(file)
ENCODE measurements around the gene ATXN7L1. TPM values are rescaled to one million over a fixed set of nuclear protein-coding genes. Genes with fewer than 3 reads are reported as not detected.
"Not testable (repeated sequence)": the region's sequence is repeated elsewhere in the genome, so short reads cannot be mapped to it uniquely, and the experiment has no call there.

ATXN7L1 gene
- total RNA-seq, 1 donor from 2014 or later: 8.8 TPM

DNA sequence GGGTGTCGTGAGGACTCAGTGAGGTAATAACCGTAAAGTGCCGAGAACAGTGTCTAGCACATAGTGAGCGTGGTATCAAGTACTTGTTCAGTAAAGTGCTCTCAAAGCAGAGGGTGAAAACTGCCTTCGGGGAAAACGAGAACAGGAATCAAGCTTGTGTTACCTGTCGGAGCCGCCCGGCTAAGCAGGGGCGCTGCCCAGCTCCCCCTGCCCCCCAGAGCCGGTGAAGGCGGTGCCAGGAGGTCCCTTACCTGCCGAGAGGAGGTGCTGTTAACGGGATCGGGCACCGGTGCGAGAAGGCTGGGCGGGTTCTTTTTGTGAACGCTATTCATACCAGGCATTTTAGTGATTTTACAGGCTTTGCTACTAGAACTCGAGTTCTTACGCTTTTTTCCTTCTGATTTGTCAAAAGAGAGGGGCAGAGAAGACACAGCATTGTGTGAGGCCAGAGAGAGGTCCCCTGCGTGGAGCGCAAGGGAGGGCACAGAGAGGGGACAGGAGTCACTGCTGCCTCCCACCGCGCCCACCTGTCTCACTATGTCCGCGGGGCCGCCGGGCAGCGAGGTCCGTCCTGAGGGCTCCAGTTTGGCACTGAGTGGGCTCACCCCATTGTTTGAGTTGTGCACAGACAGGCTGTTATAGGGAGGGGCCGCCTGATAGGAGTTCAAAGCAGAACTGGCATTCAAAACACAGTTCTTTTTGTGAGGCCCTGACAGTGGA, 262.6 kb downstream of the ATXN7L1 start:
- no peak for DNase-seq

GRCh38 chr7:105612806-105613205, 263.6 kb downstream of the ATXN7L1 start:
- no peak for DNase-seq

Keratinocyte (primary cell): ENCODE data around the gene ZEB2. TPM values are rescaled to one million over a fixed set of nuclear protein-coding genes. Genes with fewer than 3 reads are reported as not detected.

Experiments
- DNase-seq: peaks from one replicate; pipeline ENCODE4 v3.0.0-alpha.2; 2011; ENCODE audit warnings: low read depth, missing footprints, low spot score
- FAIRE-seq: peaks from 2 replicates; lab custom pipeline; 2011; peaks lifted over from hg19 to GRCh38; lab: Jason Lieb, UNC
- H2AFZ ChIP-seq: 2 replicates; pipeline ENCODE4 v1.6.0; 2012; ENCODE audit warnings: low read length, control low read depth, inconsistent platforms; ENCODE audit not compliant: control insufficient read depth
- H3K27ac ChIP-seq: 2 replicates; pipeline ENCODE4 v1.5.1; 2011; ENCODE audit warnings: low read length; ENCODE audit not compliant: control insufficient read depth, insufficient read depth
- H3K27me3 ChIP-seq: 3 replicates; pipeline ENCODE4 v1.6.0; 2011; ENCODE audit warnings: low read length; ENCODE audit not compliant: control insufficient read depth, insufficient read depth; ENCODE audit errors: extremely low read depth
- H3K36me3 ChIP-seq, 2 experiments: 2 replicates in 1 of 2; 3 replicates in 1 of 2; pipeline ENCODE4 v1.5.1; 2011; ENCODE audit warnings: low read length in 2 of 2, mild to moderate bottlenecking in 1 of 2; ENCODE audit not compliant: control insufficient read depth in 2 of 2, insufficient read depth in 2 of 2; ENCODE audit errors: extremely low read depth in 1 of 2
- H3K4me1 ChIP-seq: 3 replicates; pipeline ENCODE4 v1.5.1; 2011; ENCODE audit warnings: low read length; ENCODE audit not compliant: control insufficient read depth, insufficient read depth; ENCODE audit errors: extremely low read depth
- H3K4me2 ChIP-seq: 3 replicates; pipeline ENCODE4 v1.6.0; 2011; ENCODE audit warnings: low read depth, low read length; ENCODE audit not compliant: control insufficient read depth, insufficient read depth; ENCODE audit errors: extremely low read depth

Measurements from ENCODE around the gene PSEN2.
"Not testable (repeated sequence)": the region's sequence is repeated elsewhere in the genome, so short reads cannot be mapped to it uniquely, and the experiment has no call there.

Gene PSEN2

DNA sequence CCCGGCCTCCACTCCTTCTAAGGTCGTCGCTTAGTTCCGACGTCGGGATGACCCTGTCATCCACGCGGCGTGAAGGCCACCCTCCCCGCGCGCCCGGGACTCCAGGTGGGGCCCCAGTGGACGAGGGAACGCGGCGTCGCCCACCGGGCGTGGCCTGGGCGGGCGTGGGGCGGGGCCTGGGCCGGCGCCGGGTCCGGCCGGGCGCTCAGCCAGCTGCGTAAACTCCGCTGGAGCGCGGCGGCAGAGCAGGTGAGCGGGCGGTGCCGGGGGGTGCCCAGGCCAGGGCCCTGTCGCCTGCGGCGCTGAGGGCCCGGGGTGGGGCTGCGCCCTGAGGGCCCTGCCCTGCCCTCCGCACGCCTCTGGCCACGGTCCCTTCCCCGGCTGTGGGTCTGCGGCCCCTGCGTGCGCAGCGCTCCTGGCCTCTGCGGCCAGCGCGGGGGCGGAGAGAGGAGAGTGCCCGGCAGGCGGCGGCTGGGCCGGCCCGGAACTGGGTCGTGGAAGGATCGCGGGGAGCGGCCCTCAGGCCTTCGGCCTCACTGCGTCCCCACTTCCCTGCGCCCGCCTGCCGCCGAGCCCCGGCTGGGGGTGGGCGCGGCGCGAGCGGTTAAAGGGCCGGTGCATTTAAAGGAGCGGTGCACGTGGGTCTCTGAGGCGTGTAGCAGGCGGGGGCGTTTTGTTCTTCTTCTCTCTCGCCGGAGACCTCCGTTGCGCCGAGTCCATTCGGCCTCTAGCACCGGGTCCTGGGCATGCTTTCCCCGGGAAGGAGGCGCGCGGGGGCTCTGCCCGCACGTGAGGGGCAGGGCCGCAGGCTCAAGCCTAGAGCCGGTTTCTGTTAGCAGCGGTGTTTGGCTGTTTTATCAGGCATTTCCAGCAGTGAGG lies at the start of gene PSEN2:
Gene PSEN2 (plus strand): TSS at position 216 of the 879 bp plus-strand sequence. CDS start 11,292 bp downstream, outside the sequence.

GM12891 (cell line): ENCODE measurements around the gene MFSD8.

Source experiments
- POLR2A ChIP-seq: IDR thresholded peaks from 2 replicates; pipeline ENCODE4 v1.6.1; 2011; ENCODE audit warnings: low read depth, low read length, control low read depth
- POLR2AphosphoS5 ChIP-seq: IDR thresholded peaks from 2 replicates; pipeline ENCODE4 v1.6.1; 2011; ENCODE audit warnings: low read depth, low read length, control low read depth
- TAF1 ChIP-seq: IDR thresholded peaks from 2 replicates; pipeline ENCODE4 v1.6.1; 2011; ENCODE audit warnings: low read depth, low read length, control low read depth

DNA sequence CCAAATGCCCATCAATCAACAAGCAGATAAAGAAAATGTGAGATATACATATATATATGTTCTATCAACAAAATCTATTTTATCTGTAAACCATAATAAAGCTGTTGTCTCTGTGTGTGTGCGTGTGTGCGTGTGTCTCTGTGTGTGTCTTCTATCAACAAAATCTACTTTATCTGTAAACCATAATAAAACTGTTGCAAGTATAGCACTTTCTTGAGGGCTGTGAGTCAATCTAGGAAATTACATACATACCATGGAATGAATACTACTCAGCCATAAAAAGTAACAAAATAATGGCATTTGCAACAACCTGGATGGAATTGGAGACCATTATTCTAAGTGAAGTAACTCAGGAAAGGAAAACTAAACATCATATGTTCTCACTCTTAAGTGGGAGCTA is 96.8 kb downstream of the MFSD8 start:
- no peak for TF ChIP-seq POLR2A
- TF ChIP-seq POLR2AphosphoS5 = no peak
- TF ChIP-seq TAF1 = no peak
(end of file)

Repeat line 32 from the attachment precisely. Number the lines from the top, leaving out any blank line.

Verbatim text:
- TF ChIP-seq TAF1 = no peak